Rebecca A Demorest

Department of Orthopedics and Sports Medicine, Children's National Medical Center, and The George Washington University School of Medicine and Health Sciences, Washington, D.C., U.S.A.

It is estimated that more than 30 million children in the United States participate in organized sports each year, with more than 7.5 million high school students playing competitive sports during the 2005/2006 school year. With the advent of year round recreational and competitive teams along with travel teams there are more and more opportunities for adolescents to participate in sports. Through Title IX, the first comprehensive federal law in the United States to prohibit sex discrimination against students and employees of educational institutions, girls have had an explosion in the number and variety of sports opportunities available to them. Along with this increase in sports participation has come the recognition that injuries do occur. In 2000-2001, there were more than 4.3 million visits to the ER for sports and recreation injuries with a majority of these injuries occurring in the 5- to 24-year-old age group. There are more than 10 million annual injury visits to pediatricians' offices with the number one reason being sports injuries and overexertion. More than 25% of adolescent injury visits are attributable to knee injuries. Overuse injuries have become more prevalent in this age of sports participation. This chapter will review some of the most common musculoskeletal injuries seen in this active adolescent age group.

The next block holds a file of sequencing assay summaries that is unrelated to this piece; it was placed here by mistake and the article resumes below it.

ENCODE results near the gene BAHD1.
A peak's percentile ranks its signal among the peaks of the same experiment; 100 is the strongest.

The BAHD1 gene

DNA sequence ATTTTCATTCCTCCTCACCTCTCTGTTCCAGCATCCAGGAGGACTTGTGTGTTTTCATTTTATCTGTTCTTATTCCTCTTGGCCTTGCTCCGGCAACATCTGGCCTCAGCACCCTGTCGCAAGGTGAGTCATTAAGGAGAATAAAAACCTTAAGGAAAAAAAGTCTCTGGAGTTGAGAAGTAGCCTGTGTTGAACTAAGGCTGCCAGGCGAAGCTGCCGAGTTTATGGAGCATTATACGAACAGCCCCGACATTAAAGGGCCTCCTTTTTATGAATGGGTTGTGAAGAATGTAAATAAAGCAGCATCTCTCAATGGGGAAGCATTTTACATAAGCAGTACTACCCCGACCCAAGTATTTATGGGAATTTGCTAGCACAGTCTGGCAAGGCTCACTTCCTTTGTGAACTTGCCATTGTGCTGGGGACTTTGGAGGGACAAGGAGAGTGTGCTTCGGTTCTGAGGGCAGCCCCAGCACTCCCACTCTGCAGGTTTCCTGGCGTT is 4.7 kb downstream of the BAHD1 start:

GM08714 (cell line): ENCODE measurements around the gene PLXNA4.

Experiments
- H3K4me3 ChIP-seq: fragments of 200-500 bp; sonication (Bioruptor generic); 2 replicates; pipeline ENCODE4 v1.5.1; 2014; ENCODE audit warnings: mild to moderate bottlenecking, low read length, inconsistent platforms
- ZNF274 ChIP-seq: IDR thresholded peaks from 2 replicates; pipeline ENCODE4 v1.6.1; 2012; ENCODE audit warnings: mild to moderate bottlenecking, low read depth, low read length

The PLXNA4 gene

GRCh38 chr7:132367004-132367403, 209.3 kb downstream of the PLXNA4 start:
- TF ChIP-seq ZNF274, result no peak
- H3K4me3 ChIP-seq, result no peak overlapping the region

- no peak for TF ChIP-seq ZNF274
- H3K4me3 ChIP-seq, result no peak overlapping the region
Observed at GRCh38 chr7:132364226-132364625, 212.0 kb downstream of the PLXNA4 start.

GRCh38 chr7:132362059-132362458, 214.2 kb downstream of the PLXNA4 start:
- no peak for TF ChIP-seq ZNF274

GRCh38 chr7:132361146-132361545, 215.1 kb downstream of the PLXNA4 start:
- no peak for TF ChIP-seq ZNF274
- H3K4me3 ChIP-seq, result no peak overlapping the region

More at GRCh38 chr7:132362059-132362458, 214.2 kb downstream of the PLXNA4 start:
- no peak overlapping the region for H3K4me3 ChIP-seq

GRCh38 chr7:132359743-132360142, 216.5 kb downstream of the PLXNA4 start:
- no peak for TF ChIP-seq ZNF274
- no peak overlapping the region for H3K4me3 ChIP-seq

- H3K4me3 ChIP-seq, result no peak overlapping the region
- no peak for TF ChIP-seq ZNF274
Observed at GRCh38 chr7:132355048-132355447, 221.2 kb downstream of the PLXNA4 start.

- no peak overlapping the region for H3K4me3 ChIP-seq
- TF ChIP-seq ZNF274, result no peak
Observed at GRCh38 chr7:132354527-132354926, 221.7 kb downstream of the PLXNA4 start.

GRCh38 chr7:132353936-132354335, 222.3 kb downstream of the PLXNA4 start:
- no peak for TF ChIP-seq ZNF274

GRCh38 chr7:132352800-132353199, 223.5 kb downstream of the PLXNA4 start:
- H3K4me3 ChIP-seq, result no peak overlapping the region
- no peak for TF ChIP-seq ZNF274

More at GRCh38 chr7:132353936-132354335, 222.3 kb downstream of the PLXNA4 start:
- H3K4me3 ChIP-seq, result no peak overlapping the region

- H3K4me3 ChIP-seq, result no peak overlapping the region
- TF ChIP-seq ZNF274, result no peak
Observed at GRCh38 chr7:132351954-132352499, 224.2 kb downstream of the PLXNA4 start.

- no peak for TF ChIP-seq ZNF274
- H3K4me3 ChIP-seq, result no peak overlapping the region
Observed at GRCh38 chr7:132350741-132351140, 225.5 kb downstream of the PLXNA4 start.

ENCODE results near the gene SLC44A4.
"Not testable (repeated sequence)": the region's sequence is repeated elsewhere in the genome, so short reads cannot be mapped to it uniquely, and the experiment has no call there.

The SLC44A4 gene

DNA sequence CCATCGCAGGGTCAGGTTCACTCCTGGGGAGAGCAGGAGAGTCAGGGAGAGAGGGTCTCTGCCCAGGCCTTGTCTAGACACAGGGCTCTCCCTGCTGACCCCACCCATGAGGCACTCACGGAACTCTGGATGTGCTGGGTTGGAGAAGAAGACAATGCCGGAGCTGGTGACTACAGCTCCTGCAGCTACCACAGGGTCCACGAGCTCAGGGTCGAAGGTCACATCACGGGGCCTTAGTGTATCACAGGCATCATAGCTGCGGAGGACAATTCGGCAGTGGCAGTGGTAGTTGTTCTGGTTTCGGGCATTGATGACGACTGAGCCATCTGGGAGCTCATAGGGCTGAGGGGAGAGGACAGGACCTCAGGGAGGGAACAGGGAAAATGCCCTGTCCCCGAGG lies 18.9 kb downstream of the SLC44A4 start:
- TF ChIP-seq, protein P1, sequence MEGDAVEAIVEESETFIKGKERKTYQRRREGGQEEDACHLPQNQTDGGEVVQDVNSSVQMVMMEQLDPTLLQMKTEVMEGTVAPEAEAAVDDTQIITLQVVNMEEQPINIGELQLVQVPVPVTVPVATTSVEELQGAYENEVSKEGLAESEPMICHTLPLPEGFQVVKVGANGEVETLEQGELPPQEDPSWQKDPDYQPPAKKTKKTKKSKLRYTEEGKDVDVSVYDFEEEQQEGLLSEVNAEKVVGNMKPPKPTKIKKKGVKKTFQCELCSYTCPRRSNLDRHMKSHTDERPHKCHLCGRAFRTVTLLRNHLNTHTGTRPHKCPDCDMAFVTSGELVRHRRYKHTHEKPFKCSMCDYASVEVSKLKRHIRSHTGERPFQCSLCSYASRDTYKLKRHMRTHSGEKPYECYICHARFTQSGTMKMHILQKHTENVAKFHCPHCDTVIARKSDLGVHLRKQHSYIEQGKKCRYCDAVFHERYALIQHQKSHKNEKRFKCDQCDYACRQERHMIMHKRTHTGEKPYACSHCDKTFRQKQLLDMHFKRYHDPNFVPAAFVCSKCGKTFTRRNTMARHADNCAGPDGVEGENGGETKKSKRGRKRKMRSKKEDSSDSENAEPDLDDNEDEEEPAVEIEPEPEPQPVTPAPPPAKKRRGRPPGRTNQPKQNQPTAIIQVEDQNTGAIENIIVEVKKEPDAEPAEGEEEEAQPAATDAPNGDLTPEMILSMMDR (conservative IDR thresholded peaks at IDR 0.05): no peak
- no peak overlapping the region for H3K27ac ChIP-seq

Adolescent sport injuries are unique in that due to rapid growth, teenagers are more likely to injure a growth plate rather than the surrounding muscle-tendon unit. Apophyses (secondary centers of ossification where tendons attach) are frequently injured both acutely and chronically in adolescents. As these growth plates fuse at different ages, knowing the general patterns of ossification can help distinguish theses injuries.

Adolescents are sometimes hesitant to report injuries or pain because of peer pressure and their desire to participate in their sport. Close attention to the psychological impact injuries impart on adolescents is important in helping them fully recover and return to activity.

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